Judge Orders Talks in Case of Brain-Dead Girl, 13

By Associated Press
|  Thursday, Jan 2, 2014  |  Updated 5:26 PM PDT
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A federal judge on Thursday ordered settlement talks between lawyers for a California hospital and a 13-year-old California girl declared brain dead after tonsil surgery. Kimberly Tere reports.

A federal judge on Thursday ordered settlement talks between lawyers for a California hospital and a 13-year-old California girl declared brain dead after tonsil surgery. Kimberly Tere reports.

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A federal judge on Thursday ordered settlement talks between lawyers for a California hospital and a 13-year-old California girl declared brain dead after tonsil surgery.

A federal magistrate will oversee the mandatory talks on Friday between representatives of Children's Hospital Oakland and the family of Jahi McMath, U.S. District Judge Saundra Brown said. Settlement conferences are usually scheduled to expedite court cases or to end them without a trial.

The hospital and Jahi's mother are locked in a harrowing clash over the girl's care. Children's maintains that Jahi is legally dead and that the ventilator keeping her heart pumping should be removed. A state judge originally ordered the hospital to keep the ventilator in place until Dec. 30 at 5 p.m., but an hour before the deadline agreed to extend it until Jan. 7.

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"Burning Up the Phones" to Find Center for Jahi McMath

The lawyer for the family of a 13-year-old girl declared brain dead after a tonsillectomy verbally sparred Wednesday with the hospital where she is on life support on what was otherwise a quiet New Year's Day after weeks of praying, wrangling and weeping over Jahi McMath. NBC Bay Area's Cheryl Hurd has a Jahi McMath update, including about a group of people who has been helping the family behind the scenes.
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MORE: Family of Terri Schiavo Joins Struggle Over Jahi

The girl's mother, Nailah Winkfield, wants to transfer her to another facility and force the hospital to either to fit Jahi with the breathing and feeding tubes she would need to be moved safely or to allow an outside doctor to perform the surgical procedures.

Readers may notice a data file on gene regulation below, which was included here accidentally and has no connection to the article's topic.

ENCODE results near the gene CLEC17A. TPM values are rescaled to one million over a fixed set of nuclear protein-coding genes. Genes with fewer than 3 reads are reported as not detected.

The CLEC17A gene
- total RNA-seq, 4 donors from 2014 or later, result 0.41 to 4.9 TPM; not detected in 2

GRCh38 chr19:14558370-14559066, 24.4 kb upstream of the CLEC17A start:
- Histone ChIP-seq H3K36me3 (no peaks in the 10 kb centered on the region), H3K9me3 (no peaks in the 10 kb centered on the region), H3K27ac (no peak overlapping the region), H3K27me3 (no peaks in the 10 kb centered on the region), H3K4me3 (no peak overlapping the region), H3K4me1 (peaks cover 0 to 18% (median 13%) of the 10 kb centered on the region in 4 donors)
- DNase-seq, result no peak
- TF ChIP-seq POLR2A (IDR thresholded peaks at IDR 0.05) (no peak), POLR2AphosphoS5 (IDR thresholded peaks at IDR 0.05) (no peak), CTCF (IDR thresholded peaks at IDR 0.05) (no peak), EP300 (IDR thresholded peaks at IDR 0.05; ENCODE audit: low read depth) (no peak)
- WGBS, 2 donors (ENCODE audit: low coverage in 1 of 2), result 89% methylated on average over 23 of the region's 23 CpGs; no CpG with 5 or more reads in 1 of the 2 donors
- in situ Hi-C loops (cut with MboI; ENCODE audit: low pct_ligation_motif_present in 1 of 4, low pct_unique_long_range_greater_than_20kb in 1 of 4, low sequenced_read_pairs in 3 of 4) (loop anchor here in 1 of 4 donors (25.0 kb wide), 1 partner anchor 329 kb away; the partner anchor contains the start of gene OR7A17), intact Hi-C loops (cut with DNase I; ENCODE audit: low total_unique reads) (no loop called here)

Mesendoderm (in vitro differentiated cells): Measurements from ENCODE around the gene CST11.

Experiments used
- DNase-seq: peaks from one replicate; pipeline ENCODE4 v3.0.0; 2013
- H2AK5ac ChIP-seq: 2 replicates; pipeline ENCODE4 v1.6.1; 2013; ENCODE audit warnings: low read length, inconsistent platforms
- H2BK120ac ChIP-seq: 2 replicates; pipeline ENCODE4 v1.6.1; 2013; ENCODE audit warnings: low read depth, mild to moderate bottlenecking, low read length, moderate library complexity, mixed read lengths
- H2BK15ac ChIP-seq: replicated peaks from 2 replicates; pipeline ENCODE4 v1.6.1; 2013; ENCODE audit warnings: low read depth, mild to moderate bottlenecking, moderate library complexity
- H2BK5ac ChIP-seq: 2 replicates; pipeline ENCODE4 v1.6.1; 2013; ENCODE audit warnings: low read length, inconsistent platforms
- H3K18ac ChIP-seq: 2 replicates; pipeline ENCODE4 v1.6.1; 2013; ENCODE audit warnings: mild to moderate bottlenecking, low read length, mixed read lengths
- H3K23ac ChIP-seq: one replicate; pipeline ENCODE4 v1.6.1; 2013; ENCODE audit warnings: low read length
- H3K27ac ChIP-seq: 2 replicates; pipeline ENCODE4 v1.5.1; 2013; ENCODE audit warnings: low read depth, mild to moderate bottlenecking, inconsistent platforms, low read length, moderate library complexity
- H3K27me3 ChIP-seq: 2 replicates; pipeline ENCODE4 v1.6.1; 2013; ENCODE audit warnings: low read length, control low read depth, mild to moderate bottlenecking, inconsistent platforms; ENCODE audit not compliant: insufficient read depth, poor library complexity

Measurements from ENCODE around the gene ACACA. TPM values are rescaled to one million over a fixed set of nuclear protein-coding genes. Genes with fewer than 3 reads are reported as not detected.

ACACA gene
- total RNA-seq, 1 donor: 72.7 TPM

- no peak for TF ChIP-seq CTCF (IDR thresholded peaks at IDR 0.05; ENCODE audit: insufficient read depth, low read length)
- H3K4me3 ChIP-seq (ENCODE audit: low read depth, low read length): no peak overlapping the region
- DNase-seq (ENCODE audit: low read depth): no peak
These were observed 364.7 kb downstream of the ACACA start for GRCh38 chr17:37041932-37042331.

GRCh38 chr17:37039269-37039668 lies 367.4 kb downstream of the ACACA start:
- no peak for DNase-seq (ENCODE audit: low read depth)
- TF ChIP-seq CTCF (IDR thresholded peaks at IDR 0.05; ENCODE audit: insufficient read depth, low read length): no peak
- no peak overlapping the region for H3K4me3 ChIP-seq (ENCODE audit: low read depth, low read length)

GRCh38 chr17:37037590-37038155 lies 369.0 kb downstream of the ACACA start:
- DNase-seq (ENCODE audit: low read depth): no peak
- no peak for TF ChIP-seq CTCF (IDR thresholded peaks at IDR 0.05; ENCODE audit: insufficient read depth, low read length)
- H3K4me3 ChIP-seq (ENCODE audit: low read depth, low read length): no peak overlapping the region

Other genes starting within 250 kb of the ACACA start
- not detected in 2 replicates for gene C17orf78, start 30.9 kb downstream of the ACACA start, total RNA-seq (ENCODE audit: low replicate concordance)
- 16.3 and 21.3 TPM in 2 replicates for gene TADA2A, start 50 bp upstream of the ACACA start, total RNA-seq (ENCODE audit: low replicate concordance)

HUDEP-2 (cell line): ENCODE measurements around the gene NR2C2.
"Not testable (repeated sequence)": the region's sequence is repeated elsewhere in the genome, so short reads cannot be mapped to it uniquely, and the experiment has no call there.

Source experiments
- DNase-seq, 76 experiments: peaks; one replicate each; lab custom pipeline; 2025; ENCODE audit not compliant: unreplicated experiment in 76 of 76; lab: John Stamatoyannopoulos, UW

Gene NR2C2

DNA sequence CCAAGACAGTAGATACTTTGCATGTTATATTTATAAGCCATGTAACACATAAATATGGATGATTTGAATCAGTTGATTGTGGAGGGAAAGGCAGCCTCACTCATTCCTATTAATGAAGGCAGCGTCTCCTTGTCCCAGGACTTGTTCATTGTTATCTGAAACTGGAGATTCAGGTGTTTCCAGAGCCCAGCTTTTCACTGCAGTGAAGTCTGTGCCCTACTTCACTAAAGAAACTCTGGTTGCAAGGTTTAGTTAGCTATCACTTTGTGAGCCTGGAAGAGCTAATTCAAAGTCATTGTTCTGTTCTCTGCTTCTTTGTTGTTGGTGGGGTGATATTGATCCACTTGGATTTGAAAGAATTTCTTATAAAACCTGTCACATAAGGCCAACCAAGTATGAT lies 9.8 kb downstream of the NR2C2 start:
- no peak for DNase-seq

"At this point, Jahi has not had nutrition for nearly three weeks. She is in desperate need of a tracheostomy tube and a gastric tube,'' Winkfield's lawyer, Christopher Dolan, wrote in a motion filed with Judge Brown on Thursday. "The defendant has responded that ... they will not allow such a procedure to be done and will not write discharge instructions that instruct a physician to carry out such orders.''

Although another federal judge, Chief U.S. District Judge Claudia Wilkens, already has refused to order the hospital to insert the requested gastric and tracheostomy tubes, the dispute over the procedures is likely to figure prominently in Friday's talks.

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Q&A: Jahi McMath's Brain Death Ignites Difficult Debate

The hospital's lawyer, Douglas Straus, has said doctors have no legal obligation to operate on the body of a dead person, but that the matter remains irrelevant for now because the family has not named a doctor who is willing to put in the tubes or a facility capable of caring for Jahi.

The issue also is being considered by the state judge who so far has blocked Children's Hospital from removing Jahi's ventilator. Alameda County Superior Court Evelio Grillo has scheduled a hearing for Friday morning so he can speak with the opposing sides about how to handle that part of the case.

MORE: Jahi McMath Family Seeks Care at "New Beginnings" Center in Medford, N.Y.

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